Posted 2 July 2013 by Andrew Gardner
Pondering this year's holiday plans? Just come across our blog on your daily commute and looking for something to brighten your day? In that case, welcome - and try a quick internet search for images of Sussex. From Sussex villages to Sussex views, the towns or the South Downs, the colours, the sea and the big skies, there's something about seeing a whole bank of photos together that makes you want to be here. It's a dose of colour therapy, too: the green grass, blue sea and skies, whitewashed country cottages. See it, then come and feel it, breathe it for yourself.
Many of the iconic images of Sussex are of the sea, the imposing regency buildings and the rolling South Downs. Farming has always played a huge part in shaping the landscape and this spring just gone has been a torrid one for farmers - as illustrated by the strange tale of 50 sheep found wandering in Chiddingly a few weeks ago. It's possible that a farmer who was busy with lambing simply hadn't noticed they'd gone, but equally that someone couldn't afford to buy hay for them when the spring grass failed to appear. A kind villager took them in, but when no one claimed them he found he might become the legal owner, which he hadn't quite bargained for.
Still, if you come to stay in one of our gorgeous holiday cottages you should see plenty of lambs gambolling in the spring sunshine - if you're out walking, do please keep your dogs under control - and the bright yellow rape fields will be making their mark. Some people love this crop, some hate it, but rape seed oil has become quite a big industry in this area and if you haven't tried using it in the kitchen yet do look for it in our many farmers' and local produce markets; even if walking past a field of the yellow stuff makes you sneeze, it's lovely to cook with and apparently very healthy. Using local produce on a self-catering holiday is a great way to support the area you're staying in and bring home a taste of your trip.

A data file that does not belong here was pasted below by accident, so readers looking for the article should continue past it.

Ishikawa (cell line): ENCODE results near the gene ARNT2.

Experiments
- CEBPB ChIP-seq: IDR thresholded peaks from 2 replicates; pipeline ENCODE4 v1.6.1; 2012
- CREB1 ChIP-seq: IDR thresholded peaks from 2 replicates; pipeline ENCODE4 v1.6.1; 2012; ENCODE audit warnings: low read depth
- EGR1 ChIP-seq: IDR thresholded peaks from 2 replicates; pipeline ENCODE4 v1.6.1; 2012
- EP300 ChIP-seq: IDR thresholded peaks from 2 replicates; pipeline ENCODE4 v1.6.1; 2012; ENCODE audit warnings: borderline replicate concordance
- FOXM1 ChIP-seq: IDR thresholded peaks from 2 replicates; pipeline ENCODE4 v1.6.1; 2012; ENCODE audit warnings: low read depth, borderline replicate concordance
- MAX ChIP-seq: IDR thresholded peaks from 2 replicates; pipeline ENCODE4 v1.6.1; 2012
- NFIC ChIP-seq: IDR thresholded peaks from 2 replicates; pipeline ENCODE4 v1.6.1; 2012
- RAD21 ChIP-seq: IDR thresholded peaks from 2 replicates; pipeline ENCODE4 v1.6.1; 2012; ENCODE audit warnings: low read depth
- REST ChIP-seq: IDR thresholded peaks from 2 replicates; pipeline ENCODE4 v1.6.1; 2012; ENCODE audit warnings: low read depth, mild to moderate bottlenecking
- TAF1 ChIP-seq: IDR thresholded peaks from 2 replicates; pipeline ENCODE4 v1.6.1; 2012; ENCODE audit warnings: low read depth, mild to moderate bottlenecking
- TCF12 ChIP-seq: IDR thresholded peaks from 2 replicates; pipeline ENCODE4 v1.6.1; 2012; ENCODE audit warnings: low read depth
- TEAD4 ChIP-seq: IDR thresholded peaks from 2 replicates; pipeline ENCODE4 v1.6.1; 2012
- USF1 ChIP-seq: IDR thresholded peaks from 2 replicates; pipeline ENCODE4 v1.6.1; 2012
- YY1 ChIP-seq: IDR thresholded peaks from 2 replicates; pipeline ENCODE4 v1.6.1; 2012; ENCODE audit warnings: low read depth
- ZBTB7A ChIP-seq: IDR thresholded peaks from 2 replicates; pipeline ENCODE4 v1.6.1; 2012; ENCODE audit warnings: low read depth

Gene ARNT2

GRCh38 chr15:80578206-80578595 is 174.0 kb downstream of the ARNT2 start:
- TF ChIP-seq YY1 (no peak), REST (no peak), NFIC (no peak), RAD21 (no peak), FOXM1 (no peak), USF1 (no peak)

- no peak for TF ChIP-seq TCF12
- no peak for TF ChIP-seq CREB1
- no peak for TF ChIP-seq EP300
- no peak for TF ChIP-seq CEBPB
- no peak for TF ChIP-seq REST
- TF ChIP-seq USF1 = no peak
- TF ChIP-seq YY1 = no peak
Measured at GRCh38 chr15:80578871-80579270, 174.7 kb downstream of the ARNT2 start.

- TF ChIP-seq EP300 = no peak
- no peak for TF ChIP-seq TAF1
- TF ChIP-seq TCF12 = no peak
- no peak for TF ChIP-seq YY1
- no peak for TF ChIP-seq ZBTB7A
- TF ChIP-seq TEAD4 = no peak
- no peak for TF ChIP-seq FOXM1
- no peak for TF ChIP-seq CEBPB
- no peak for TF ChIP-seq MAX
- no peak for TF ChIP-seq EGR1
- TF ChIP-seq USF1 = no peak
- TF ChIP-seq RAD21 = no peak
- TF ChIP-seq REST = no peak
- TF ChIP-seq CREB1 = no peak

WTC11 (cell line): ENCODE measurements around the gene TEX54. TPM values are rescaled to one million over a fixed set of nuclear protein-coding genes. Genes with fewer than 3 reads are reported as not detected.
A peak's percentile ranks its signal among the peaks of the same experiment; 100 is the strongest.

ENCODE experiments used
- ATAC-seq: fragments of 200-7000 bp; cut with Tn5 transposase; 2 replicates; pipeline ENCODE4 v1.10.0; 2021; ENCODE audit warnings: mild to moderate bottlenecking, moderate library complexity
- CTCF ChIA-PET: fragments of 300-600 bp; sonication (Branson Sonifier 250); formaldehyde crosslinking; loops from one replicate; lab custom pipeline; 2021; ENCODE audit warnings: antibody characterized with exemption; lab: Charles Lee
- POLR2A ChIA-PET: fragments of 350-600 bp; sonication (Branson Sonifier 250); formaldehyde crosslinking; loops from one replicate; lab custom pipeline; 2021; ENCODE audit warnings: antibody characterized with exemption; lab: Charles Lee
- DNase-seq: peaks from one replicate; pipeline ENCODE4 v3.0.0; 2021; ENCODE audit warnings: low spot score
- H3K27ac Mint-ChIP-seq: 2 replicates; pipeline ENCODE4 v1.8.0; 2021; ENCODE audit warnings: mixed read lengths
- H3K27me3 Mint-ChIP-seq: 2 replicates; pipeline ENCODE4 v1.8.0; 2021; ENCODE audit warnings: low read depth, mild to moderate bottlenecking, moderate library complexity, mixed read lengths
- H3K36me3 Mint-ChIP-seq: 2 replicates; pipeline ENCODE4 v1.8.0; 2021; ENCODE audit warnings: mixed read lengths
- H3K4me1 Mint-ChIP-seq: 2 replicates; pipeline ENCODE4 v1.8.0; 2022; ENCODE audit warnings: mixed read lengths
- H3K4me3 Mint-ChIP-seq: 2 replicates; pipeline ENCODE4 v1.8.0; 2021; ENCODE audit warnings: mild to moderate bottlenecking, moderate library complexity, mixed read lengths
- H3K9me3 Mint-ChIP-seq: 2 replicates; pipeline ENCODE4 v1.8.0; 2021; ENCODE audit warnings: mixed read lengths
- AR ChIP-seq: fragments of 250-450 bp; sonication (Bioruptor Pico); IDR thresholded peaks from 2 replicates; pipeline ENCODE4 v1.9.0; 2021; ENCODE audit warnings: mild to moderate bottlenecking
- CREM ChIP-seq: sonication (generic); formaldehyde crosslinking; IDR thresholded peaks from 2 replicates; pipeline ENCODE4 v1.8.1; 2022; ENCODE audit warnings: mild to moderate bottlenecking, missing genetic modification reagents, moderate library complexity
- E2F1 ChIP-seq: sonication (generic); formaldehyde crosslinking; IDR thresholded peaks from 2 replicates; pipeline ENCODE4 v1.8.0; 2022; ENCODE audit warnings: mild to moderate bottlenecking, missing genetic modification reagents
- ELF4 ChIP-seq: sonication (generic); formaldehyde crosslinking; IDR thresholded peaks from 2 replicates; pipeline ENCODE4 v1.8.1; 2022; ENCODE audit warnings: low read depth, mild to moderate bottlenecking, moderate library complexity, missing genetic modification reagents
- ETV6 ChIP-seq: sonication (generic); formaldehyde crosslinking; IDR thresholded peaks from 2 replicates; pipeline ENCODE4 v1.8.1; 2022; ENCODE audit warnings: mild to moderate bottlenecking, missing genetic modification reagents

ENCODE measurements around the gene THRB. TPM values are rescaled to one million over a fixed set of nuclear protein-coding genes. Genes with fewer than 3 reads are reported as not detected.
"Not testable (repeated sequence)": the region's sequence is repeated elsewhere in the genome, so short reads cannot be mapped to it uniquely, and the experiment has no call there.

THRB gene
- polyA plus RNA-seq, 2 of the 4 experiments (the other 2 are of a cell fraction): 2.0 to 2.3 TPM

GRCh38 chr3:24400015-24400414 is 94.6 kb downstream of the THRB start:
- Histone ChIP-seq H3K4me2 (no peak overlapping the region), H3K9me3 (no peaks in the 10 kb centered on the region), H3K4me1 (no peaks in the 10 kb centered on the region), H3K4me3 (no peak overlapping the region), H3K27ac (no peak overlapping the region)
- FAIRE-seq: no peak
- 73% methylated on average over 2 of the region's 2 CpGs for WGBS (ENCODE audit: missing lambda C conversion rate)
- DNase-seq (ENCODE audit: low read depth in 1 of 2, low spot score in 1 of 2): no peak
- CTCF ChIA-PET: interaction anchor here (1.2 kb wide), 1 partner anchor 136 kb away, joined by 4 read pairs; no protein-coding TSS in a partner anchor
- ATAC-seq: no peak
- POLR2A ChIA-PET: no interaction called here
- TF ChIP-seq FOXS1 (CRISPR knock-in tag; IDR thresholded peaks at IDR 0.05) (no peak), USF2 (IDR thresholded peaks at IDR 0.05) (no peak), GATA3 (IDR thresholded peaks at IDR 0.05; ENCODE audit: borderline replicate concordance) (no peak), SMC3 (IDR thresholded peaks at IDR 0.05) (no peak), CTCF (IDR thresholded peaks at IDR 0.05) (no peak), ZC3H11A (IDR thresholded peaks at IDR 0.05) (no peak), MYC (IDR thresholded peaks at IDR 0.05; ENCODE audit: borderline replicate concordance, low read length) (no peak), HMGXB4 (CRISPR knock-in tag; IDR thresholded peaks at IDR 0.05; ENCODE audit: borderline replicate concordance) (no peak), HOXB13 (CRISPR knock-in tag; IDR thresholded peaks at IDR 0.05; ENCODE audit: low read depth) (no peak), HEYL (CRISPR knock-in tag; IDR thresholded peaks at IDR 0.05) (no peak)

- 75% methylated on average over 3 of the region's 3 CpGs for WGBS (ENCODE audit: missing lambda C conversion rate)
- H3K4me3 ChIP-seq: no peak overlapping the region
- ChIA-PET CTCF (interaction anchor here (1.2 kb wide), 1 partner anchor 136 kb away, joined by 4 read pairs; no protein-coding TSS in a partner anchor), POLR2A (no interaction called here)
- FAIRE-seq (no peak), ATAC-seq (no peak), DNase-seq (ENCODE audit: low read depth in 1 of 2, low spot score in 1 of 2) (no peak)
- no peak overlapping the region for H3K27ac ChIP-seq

Just how agriculture, industry and the Sussex landscape have changed over the centuries is well reflected by displays at the Weald and Downland museum at Singleton where a friend of mine takes part in the quilting workshops there every month, beavering away in one of the reconstructed historic cottages whatever the weather!.